Team:BYU Provo/Notebook/Cholera - Enzyme/September/Period2/Dailylog


Cholera - Enzymes Notebook: September 15 - September 27 Daily Log

Cholera Enzyme


We transformed the DspB in the pet15b plasmid into the BL21 strain of competent E. Coli cells. We then set up overnights of Colony 1 of DspB/pIG91 and Colony 1 of AmyA/pIG91.

We also set up overnights of V. cholerae in preparation for setting up and running our Enzyme Assay on Friday in order to test the enzymatic action of AmyA in breaking down V. cholerae biofilms. We will use various amounts of or purified AmyA protein with urea as a positive control and untreated biofilm as a negative control.


We ran plasmid preps for our DspB/pIG91 and AmyA/pIG91 overnights from yesterday using the plasmid prep protocol on the protocol page. The purified plasmids were labeled and placed in the freezer.


We revised our Enzyme Assay protocol today (see Enzyme Assay Revised on protocols page). Rather than growing our biofilms in the 96-well plate, we are going to grow them and run all the treatments in test tubes. In the 96-well plate we were seeing too much variation in growth conditions from the interior of the plate to the exterior as the wells have different air flows and evaporation rates. We will set up our assay to test AmyA enzymatic degradation of V. cholerae biofilms tomorrow.


We set up our large-scale AmyA Enzyme Assay using the following setup. We will test AmyA at different concentrations and over different time periods to find the best enzymatic response. A 4M Urea solution was used for all Urea treatments.

AmyA Enzymatic Degradation Assay Overnights
Sample Treatment Amount of Treatment (uL) Time Treatment Added
1 Untreated N/A N/A
4 Urea 50 T = 0 hrs
5 AmyA 2.5
8 12.5
11 25
14 Urea 50 T = 42 hrs
15 AmyA 2.5
18 12.5
21 25
24 Urea 50 T = 0 & 42 hrs
25 AmyA 2.5
28 12.5
31 25
34 Urea 50 T = 48 hrs
35 AmyA 2.5
38 12.5
41 25


We checked the biofilm growths on the overnights for the biofilm assay and there is a visible difference in the amount of biofilm between the untreated samples and those treated with 25 µL α-Amylase.


We added the treatments for samples with treatment time T = 48 hrs and let them incubate for 30 minutes. All samples were then centrifuged at 16,000 × g for two minutes, the supernatant was discarded to remove the growth media, and the samples were stored in the freezer overnight.


The pelleted samples from 9/23 were analyzed for differences in biofilm growth. There is again a visible difference in the amount of biofilm growth between the untreated samples and those treated with 25 µL α-Amylase.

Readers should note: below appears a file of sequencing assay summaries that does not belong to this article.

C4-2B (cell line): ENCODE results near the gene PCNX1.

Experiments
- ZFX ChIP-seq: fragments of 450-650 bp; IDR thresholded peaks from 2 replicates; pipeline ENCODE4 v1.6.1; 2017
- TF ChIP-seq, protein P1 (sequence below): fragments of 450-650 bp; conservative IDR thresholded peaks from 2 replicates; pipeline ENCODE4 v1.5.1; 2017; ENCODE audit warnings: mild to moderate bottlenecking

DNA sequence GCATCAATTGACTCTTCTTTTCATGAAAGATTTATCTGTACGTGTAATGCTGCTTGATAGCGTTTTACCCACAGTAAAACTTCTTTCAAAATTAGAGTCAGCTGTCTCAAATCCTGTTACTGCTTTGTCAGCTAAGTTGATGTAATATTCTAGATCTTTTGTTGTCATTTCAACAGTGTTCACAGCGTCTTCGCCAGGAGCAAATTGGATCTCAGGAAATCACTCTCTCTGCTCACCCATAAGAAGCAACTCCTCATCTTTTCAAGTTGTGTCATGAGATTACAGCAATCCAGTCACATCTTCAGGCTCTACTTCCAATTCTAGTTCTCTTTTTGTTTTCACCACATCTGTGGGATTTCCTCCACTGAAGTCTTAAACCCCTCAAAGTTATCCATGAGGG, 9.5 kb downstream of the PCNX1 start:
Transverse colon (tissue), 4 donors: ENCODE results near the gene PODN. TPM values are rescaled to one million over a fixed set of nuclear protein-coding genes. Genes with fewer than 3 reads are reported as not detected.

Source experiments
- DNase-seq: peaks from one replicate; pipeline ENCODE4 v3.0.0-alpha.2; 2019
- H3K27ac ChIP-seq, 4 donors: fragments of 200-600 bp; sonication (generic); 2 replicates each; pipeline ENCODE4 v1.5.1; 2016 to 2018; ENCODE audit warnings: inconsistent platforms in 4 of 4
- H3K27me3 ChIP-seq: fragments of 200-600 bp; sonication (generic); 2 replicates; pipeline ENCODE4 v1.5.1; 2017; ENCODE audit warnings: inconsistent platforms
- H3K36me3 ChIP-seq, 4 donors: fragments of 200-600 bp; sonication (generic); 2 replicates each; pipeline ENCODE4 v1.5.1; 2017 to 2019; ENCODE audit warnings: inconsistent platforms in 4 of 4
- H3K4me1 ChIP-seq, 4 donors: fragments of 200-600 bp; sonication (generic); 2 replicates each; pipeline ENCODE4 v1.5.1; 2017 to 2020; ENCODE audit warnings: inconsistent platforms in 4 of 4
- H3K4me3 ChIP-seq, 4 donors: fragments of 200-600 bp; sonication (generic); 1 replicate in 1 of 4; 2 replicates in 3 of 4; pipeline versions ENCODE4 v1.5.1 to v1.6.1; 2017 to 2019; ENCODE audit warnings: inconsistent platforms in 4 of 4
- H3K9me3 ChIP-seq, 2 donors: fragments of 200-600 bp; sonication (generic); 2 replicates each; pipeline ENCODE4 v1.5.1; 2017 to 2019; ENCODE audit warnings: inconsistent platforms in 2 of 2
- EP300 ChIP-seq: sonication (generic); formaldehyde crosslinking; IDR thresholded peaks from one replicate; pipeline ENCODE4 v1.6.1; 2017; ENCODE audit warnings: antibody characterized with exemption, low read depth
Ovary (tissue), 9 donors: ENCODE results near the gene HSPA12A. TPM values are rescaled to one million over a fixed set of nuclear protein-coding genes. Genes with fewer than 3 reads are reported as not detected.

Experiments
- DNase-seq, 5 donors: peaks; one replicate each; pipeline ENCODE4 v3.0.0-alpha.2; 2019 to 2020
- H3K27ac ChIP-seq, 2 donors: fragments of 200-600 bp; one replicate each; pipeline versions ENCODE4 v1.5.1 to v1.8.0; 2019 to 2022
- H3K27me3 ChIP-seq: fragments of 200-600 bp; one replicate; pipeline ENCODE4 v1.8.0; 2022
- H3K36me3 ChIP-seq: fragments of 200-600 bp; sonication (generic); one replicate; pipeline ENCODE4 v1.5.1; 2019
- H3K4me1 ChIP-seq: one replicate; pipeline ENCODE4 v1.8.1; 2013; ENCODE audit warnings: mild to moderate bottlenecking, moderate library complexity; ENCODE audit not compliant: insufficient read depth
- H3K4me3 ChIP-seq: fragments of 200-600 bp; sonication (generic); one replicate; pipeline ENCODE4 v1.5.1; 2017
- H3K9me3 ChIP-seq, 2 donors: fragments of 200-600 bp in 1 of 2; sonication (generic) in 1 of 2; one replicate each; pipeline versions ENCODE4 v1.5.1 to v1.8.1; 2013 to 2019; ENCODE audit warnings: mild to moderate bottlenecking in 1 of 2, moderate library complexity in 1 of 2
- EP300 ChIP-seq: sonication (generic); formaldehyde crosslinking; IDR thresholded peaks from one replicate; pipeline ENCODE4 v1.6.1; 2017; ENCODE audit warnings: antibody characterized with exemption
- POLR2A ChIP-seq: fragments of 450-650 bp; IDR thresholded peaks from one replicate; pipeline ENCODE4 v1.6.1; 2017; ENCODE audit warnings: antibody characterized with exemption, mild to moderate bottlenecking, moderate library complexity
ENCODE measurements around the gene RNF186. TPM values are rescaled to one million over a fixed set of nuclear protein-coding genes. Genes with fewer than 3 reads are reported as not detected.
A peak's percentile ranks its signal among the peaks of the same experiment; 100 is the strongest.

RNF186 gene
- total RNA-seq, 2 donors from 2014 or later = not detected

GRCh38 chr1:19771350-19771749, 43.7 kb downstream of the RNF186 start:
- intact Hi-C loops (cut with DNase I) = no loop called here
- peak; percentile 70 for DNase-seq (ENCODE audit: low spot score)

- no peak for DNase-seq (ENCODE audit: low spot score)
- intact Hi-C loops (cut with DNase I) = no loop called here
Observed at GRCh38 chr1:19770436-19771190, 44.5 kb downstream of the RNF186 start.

The samples were then resuspended in 200 µL ddH2O and stained with 50 µL of a 0.03% CV solution and allowed to incubate for five minutes. The samples were again centrifuged at 16,000 × g for two minutes and the supernatant containing excess CV was discarded. The pelleted biofilm was then washed with 800 µL of 95% EtOH without resuspension, centrifuged for 30 seconds, and the EtOH was discarded. The EtOH wash was repeated twice more for a total of three washes. The samples were then resuspended in 200 µL EtOH, transferred to a 96-well plate, and incubated for five minutes. The plate was then shaken for ten seconds and absorbance readings were taken for each sample at 540 nm.

In visually inspecting the samples before transferring them to the plate for the reading, several of the samples showed significant differences from the rest of the samples. The pelleted biofilm in samples 1,2,5,6,8,10,11, and 12 were not retaining any of the stain. Each of these samples was treated in a different style eppendorf than the rest, and it is believed that the different eppendorf style was enough to cause the washes to affect the biofilms differently. After discussion, it was decided that these samples would not be read as there was an obvious difference in the way that they reacted to the treatment.

The data from the plate reading is shown below:


This data from the plate reading was then transferred to a spreadsheet and analyzed to correct for the baseline, determine the average reading for each treatment, and determine standard deviations. Data is shown below:


From this data we graphed the averge absorbance readings for samples treated with 0, 2.5, 12.5, and 25 µL of α-Amylase treated at time T = 0, as this treatment time had the most significant impact on the biofilm growth:


There is a distinct reduction in the amount of biofilm growth between untreated and treated samples, with samples treated with 25 µL α-Amylase showing a 65.8% decrease in biofilm formation after 48 hours. We are currently rerunning the assay to confirm these results in triplicate. While this clearly shows the ability of α-Amylase to inhibit biofilm formation by V. cholerae, further characterization is needed to determine the capacity of α-Amylase to degrade preexisting biofilms.


We set up new overnights of V. cholerae in preparation to rerun the biofilm assay to confirm our data in triplicate. The assay will be set up on 9/28/13 and allowed to incubate for 48 hrs.


We set up another biofilm assay with AmyA. In triplicate we are testing 25ul, 12.5 ul, and 5 ul to test for the biofilm degradation and are incubating it at 30° for 48 hours.


We ran our biofilm assay on the overnights we set up on 9/28/2013 but it was unsuccessful. The cv stain was not fully rinsed and the plate microplate reader displayed considerable error percentage. We will have to wait until after the North American Jamboree to continue this assay.